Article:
Dr Prakash Shah
Prakash Shah specialises in legal pluralism, ethnic minorities and diasporas in law, immigration, refugee and nationality law, and comparative law. Since 2002 he teaches at the Law Department, Queen Mary, University of London. His publications include Refugees, Race and the Legal Concept of Asylum in Britain (Cavendish, 2000, author), The Challenge of Asylum to Legal Systems (Cavendish, 2005, editor), and Migration, Diasporas and Legal Systems in Europe (Cavendish, 2006, co-editor). He is co-chair of the Migration and Law Network and serves on the editorial board of the Journal of Immigration, Asylum and Nationality Law.
Dr James Simeon
Dr. James C. Simeon is the Acting Director, Centre for Refugee Studies (CRS), and an Associate Professor in the School of Public Policy and Administration (SPPA), Faculty of Liberal Arts and Professional Studies, at York University, Toronto, Canada. He is currently the immediate-past President of the Canadian Association for Refugee and Forced Migration Studies (CARFMS) and serves as the Coordinator of the International Association of Refugee Law Judges’ (IARLJ) Inter-Conference Working Party Process. His current research in international refugee law covers war crimes and refugee status and the supervision of international refugee law.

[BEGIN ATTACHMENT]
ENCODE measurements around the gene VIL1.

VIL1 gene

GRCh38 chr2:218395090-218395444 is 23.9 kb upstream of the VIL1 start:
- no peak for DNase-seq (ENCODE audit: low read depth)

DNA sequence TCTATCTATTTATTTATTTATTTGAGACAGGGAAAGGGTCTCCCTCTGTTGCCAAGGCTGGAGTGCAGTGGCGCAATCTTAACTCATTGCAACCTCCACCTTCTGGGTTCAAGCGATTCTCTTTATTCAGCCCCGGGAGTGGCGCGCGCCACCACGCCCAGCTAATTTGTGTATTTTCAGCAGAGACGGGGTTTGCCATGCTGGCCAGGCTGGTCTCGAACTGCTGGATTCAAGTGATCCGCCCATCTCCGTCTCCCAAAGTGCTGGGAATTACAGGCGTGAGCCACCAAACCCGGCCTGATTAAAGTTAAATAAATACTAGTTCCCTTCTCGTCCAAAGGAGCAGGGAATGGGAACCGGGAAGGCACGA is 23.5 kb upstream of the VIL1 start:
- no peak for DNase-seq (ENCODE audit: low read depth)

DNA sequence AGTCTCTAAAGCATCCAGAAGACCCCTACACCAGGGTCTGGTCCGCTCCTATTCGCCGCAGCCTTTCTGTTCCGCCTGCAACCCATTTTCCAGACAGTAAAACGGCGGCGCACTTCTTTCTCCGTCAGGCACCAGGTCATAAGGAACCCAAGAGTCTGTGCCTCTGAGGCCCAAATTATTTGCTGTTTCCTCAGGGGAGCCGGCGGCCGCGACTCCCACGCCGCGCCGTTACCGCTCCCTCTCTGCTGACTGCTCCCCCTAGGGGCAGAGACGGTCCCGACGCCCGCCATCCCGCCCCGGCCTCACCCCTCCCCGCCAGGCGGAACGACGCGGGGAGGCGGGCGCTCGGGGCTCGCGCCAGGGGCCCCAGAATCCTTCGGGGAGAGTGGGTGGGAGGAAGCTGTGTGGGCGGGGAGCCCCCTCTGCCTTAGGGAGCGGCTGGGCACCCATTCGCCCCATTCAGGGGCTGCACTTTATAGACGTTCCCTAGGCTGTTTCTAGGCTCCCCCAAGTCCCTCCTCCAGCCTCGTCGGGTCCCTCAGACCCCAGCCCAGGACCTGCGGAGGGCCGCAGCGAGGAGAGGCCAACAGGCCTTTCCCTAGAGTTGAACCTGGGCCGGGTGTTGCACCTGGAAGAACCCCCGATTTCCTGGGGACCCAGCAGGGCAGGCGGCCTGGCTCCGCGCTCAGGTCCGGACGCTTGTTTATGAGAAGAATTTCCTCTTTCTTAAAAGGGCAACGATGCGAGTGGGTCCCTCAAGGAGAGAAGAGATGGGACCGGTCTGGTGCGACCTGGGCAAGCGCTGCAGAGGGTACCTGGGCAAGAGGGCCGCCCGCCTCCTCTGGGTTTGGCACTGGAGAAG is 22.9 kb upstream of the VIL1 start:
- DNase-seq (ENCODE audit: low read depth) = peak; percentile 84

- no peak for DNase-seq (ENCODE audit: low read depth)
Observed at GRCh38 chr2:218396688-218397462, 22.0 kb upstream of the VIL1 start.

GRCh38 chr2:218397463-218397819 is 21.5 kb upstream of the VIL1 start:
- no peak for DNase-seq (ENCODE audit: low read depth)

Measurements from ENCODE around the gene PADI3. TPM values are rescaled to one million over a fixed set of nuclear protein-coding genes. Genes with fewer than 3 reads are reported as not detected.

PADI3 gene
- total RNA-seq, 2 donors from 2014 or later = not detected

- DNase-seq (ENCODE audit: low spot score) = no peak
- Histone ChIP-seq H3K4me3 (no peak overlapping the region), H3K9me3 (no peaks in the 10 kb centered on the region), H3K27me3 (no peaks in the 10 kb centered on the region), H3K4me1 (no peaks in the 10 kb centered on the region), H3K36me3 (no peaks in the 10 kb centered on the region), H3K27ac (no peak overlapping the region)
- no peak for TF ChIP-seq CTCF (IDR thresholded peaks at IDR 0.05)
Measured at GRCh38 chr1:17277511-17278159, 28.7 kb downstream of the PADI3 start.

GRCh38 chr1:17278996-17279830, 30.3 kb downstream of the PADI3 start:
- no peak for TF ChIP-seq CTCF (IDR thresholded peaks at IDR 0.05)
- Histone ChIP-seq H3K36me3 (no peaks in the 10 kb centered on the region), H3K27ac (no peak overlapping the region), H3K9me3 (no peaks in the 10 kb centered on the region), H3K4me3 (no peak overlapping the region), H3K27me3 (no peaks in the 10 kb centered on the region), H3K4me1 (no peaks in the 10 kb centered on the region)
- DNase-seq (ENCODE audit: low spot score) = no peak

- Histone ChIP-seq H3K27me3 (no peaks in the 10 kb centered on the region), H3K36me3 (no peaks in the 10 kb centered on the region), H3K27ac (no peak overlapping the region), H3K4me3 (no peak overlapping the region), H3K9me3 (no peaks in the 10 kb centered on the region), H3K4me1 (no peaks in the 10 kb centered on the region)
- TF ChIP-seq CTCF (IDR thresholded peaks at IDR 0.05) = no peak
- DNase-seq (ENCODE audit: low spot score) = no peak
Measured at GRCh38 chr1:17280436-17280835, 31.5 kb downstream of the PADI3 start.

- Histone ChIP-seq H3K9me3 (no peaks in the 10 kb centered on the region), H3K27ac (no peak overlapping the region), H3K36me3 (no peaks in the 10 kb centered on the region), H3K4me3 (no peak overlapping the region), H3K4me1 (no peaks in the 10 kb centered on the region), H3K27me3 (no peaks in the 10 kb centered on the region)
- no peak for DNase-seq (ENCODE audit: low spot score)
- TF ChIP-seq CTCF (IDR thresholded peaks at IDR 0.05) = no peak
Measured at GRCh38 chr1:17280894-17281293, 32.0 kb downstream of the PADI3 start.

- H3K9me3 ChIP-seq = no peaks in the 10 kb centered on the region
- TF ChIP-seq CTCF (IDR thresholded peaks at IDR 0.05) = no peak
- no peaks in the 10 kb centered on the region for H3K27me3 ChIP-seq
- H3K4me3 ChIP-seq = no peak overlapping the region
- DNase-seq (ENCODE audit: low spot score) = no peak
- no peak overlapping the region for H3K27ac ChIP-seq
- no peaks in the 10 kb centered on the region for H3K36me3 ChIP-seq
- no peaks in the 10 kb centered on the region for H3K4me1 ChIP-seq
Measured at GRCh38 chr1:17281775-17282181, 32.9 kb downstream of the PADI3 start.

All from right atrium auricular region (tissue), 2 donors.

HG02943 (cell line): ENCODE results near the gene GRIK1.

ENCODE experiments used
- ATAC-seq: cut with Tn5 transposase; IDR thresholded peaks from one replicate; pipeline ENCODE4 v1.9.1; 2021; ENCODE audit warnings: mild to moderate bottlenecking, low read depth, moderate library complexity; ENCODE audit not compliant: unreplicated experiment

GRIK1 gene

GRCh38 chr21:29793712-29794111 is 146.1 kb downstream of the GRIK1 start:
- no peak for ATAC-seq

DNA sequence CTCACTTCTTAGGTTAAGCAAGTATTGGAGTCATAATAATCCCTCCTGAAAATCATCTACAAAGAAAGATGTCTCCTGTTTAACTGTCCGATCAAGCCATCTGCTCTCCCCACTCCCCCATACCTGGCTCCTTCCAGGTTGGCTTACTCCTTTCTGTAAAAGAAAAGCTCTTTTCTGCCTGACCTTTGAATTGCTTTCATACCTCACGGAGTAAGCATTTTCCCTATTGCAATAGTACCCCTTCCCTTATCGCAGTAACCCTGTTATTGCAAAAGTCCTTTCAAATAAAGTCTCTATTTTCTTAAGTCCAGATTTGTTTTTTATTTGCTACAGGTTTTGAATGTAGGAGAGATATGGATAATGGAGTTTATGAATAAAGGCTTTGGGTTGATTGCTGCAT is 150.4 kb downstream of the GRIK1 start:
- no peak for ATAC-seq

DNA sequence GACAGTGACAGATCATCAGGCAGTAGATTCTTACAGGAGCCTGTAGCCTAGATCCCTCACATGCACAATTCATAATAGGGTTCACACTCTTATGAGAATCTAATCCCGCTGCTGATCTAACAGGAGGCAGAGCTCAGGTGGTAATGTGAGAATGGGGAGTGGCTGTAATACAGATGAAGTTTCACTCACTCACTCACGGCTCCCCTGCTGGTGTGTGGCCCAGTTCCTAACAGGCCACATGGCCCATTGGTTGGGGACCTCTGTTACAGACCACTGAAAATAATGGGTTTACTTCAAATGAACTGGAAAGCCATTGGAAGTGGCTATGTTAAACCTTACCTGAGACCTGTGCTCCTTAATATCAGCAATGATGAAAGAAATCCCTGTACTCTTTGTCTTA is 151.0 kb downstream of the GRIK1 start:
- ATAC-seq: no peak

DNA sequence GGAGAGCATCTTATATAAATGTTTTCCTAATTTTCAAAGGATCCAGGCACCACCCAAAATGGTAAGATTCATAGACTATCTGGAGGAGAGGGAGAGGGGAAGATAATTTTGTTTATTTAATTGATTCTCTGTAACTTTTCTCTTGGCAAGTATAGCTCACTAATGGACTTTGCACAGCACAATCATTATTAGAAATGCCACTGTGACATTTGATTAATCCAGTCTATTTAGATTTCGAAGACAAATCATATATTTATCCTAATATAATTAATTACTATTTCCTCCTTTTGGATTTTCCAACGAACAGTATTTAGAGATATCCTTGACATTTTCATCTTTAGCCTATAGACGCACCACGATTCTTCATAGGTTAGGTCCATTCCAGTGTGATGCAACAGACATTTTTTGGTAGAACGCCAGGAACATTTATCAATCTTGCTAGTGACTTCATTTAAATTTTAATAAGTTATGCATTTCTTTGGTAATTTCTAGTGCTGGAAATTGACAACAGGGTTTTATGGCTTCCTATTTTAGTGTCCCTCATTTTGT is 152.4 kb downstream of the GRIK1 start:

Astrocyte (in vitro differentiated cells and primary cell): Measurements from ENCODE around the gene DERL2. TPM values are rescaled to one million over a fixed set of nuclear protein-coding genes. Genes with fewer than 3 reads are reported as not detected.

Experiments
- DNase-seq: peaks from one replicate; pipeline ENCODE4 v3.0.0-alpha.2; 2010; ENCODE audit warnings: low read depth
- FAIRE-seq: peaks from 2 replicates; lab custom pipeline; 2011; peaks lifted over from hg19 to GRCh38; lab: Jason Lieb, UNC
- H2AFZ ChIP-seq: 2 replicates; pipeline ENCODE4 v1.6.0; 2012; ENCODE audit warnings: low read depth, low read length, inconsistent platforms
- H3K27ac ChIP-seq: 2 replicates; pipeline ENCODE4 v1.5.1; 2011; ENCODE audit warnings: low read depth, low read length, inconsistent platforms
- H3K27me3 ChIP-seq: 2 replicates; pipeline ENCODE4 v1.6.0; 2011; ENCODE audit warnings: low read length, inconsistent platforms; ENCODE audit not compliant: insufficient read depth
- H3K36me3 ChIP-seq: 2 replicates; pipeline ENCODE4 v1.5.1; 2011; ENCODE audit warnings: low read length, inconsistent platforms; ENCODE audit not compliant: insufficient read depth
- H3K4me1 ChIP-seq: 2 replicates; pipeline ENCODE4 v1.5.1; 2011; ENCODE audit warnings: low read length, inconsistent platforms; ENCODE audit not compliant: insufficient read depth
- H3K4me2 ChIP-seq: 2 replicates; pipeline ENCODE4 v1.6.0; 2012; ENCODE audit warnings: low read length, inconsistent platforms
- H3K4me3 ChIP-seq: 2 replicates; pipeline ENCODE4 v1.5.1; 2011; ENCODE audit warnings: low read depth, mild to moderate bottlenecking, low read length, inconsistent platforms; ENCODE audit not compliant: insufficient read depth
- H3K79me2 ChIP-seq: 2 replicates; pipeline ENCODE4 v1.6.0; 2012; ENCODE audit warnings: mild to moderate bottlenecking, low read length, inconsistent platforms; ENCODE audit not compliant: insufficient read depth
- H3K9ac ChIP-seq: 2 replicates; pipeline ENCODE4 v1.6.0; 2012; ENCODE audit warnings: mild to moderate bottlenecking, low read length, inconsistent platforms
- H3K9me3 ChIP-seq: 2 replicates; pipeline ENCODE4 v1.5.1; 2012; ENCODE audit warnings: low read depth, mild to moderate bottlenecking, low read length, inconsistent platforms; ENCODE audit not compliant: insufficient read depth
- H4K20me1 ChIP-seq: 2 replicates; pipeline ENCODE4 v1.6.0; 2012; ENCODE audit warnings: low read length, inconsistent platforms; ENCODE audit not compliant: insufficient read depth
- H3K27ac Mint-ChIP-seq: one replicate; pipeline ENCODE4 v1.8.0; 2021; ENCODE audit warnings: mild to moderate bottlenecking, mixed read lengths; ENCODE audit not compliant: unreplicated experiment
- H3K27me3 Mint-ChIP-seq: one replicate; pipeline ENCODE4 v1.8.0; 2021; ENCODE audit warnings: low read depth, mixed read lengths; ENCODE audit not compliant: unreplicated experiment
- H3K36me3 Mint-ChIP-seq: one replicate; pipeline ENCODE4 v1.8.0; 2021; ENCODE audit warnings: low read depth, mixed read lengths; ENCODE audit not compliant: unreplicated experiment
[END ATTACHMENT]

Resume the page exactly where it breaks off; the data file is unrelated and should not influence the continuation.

Dr Dallal Stevens
Dallal Stevens is Associate Professor of Law at the University of Warwick. Her expertise is in the fields of refugee and asylum law, on which she has published widely. Much of her work has revolved around the construction of the asylum seeker within a contemporary perspective, though she has also examined the plight of the refugee in a historical context. Her work adopts a contextual and, at times, comparative approach, and is concerned with highlighting the tension that exists between asylum law and human rights protection in this contentious area. She is currently researching asylum and refugee policies in the Middle East.
Dr Ralph Wilde
Dr Ralph Wilde is a member of the Faculty of Laws at UCL, London University. His current research focuses on the extraterritorial application of international human rights law. His previous work on the administration of territory by international organizations includes International Territorial Administration: How Trusteeship and the Civilizing Mission Never Went Away (OUP, 2008), awarded the Certificate of Merit (book prize) of the American Society of International Law. He is a member of the Executive Board of the European Society of International Law, having previously served in executive positions at the American Society of International Law and the International Law Association.